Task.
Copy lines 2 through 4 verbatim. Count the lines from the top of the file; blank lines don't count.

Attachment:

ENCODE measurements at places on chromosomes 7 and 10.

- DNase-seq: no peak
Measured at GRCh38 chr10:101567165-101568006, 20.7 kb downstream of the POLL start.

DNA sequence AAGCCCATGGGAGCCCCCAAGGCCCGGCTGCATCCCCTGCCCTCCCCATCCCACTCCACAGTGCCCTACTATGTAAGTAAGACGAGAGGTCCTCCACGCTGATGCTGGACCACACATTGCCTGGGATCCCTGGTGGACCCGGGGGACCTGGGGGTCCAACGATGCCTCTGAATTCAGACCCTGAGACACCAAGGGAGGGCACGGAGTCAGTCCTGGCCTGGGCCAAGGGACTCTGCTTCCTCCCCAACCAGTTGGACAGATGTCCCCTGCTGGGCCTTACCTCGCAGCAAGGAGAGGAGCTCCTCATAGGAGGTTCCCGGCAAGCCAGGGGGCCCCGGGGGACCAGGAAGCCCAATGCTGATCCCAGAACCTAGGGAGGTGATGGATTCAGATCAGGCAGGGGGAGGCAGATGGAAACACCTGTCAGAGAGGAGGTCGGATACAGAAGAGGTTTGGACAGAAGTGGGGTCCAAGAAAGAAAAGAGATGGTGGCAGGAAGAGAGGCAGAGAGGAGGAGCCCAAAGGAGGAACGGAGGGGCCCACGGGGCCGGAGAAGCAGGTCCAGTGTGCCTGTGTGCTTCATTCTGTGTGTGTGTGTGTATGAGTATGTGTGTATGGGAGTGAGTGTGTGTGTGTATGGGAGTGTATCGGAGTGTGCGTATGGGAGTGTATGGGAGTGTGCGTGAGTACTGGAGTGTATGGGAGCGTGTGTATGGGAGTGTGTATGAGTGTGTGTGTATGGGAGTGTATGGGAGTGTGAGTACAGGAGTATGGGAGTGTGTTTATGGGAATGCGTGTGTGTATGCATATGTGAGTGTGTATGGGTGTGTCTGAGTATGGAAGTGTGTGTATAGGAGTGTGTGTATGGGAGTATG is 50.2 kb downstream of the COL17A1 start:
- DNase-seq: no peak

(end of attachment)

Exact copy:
- DNase-seq: no peak
Measured at GRCh38 chr10:101567165-101568006, 20.7 kb downstream of the POLL start.

DNA sequence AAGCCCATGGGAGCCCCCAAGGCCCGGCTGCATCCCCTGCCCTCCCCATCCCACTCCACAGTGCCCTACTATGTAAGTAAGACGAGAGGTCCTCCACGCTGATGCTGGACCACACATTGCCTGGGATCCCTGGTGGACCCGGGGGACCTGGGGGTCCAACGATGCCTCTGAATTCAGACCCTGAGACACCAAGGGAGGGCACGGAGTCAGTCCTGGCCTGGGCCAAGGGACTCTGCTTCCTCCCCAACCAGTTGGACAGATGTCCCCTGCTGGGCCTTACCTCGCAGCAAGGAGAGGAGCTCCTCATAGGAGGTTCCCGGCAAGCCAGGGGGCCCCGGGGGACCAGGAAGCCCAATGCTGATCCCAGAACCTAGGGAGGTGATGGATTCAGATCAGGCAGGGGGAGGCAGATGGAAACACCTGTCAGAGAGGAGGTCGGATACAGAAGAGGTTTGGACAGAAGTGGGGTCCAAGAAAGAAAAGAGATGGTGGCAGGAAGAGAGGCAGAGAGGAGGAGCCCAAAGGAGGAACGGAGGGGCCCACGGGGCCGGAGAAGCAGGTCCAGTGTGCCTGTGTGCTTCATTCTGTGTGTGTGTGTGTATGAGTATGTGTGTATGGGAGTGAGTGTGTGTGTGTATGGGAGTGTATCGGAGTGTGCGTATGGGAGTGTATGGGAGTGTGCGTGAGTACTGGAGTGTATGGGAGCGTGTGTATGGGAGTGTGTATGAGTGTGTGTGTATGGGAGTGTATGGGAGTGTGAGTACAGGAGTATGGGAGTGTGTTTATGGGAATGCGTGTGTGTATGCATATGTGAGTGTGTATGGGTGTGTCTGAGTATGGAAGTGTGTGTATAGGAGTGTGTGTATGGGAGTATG is 50.2 kb downstream of the COL17A1 start: